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| 15 January, 2018

Steady rising global hydrocarbon prices to be key driver of growth in the GCC

Public finances now look to be on a more sustainable path in most economies

Various currency notes from Saudi, UAE, Kuwait and Oman. Image for illustrative purpose.

Various currency notes from Saudi, UAE, Kuwait and Oman. Image for illustrative purpose.


As we transition from 2017 to 2018, many economies in the Middle East, especially those in the GCC, will achieve several milestones in 2018. In UAE, households and firms will adapt to the implementation of Value Added Tax, (VAT) starting January, important social change will take place in Saudi Arabia, to name a few, according to Arindam Banerjee, Assistant Professor, Finance at S P Jain School of Global Management, Dubai. 

After a period of emergency austerity (which saw public spending cut by almost 20 per cent from 2015-2017 at the GCC level), public finances now look to be on a more sustainable path in most economies, allowing spending to start gradually recovering.

Various credible researches show that economic growth in the GCC will strengthen from 2018 onwards, with the UAE and Qatar outperforming the rest of the region. Factors that have weighed on expansion in 2017, such as hydrocarbon production cuts and ‘lower for longer’ oil prices—will soften in 2018, boosting government revenues and improving consumer and investor confidence across the region. Further, economic growth is expected to pick up in all Gulf Cooperation Council (GCC) member states over the medium term (2018-2021). Steady rising global hydrocarbon prices will be a key driver of growth in the GCC over the years ahead, as hydrocarbons account for over half of government revenue in all member states, and prices therefore have a major impact on public spending.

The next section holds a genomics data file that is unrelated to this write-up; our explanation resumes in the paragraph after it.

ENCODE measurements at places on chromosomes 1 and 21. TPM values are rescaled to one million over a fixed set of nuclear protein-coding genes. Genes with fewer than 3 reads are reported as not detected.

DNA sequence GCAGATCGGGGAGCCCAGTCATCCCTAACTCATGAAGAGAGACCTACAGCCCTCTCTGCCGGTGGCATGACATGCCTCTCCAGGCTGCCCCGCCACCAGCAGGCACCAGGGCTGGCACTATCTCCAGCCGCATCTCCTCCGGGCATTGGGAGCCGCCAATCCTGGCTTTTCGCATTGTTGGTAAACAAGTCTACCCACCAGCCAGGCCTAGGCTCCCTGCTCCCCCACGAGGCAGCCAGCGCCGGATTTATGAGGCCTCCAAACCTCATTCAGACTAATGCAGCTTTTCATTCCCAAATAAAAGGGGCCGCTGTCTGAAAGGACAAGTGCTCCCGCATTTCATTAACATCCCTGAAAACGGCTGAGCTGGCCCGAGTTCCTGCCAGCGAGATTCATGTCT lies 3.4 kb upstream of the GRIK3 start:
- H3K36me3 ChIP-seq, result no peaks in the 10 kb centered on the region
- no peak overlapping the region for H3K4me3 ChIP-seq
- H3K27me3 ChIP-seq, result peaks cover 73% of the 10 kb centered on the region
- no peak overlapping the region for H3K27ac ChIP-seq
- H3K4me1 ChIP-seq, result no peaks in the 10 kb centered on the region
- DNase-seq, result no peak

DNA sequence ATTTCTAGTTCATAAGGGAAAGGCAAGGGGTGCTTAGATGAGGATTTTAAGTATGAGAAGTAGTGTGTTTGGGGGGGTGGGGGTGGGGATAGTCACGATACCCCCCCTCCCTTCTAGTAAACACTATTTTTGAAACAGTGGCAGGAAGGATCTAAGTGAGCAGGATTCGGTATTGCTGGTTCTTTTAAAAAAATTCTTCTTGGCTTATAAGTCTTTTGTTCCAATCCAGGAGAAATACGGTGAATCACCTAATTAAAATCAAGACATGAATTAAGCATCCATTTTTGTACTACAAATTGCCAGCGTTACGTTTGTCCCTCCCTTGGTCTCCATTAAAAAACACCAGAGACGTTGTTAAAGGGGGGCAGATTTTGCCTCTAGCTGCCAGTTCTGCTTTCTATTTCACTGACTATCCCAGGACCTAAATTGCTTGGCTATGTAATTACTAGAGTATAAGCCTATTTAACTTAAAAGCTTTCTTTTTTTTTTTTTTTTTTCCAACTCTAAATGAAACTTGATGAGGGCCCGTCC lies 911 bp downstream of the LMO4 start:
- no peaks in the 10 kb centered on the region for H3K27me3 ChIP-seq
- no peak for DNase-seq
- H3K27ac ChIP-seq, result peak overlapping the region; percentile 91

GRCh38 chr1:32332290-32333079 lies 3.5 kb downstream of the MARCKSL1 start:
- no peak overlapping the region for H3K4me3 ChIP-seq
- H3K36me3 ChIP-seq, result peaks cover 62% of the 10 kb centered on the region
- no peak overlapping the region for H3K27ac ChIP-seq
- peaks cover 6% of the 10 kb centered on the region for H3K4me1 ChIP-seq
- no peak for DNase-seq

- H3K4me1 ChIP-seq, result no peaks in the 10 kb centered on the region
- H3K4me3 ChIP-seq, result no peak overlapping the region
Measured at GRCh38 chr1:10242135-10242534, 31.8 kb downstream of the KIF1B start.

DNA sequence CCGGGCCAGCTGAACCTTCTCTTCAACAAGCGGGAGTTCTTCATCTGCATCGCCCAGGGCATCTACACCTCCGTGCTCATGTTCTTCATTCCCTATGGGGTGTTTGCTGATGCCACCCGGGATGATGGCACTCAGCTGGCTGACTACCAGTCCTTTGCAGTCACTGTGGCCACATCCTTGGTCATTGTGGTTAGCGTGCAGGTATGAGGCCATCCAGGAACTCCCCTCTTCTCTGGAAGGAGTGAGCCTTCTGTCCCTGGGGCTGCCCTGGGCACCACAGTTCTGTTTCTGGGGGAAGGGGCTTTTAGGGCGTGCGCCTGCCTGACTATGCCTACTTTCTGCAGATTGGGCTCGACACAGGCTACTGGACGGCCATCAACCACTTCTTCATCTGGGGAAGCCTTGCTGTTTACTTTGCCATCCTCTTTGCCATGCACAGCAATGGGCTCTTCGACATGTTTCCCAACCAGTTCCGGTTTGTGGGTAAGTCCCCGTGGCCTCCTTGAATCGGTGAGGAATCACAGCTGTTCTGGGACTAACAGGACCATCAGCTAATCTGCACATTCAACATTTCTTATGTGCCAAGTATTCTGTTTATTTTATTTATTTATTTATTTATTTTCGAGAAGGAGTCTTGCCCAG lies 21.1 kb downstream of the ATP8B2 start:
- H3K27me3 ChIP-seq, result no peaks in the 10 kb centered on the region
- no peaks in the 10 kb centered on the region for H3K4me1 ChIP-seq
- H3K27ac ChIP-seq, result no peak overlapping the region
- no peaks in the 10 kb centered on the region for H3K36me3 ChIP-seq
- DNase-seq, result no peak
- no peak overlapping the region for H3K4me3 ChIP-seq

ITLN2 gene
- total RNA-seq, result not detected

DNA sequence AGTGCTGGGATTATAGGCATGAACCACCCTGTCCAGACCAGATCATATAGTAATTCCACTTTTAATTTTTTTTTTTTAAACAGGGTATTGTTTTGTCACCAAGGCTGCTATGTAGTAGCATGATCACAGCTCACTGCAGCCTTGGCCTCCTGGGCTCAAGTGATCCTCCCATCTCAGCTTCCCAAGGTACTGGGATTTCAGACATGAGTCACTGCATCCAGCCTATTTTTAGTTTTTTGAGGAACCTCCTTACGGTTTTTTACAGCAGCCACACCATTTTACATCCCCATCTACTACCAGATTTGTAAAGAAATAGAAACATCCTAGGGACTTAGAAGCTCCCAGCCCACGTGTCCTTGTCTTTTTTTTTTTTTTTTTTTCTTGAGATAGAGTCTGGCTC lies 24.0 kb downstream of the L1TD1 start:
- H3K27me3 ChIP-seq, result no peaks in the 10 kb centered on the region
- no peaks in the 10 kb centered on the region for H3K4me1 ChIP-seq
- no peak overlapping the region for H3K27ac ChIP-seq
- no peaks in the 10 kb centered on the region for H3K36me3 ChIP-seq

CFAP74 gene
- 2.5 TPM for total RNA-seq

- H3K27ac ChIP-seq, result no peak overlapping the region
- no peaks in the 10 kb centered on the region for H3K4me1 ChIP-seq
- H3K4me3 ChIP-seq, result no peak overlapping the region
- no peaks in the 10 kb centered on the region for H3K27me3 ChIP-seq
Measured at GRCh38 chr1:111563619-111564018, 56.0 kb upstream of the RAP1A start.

EstimatesAgainst this backdrop, GDP growth in the region is expected to gain momentum in the years ahead. The forecast is a GDP growth of 2.8 per cent in the GCC in 2018 (after growth of just 0.3 per cent in 2017), and an acceleration from 1.4 per cent to 3.2 per cent in the wider Middle East. We will see a broad spread of growth performance though, with GCC economies bound by the OPEC agreement to keep oil output low, growing slower than other economies (although non-oil sectors are forecast to pick up).

With oil production cuts likely to be maintained through 2018, and reversed in 2019, GDP growth is expected to pick up to around four per cent in both the GCC and wider Middle East. Within this, we forecast oil GDP to rebound from a 2.3 per cent contraction in 2017 to growth of 1.7 per cent in 2018 and around one percentage point stronger in 2019. Growth in the non-oil sector is forecast to pick up from 2.4 per cent in 2017 to 3.7 per cent in 2018 and 4.7 per cent the year after.

The International Monetary Fund (IMF) expects the UAE economy to surge to 3.4 per cent in 2018. Thanks to its rapid economic diversification, the UAE enjoys sustained growth despite low oil prices. The UAE non-oil sector economy is expected to grow 3.1 per cent this year and accelerate to 3.5 per cent in 2018. According to IMF estimates, the UAE's economic activity is expected to strengthen slowly in the coming years with firming oil prices and other global indicators, and an easing pace of fiscal consolidation. VAT is expected to be introduced in January 2018, and we estimate that the government could earn 1.6 per cent of GDP in the first year of its introduction.

UAE’s economic indicators continued to reflect a gradual recovery in real non-oil activity in 2017, with some moderation of the headwinds seen in 2016. After three years of deceleration, a Dubai-led firming of investment activity drove the recovery, including projects linked to Expo 2020. It is also believed that this is resulting in an easing of fiscal consolidation, a moderate pick-up in external demand, supported by trade and tourism. Positively, the impact of higher central bank interest rates in the US and UAE has been limited by the improved domestic banking sector liquidity, thereby reducing the upward pressure on market interest rates.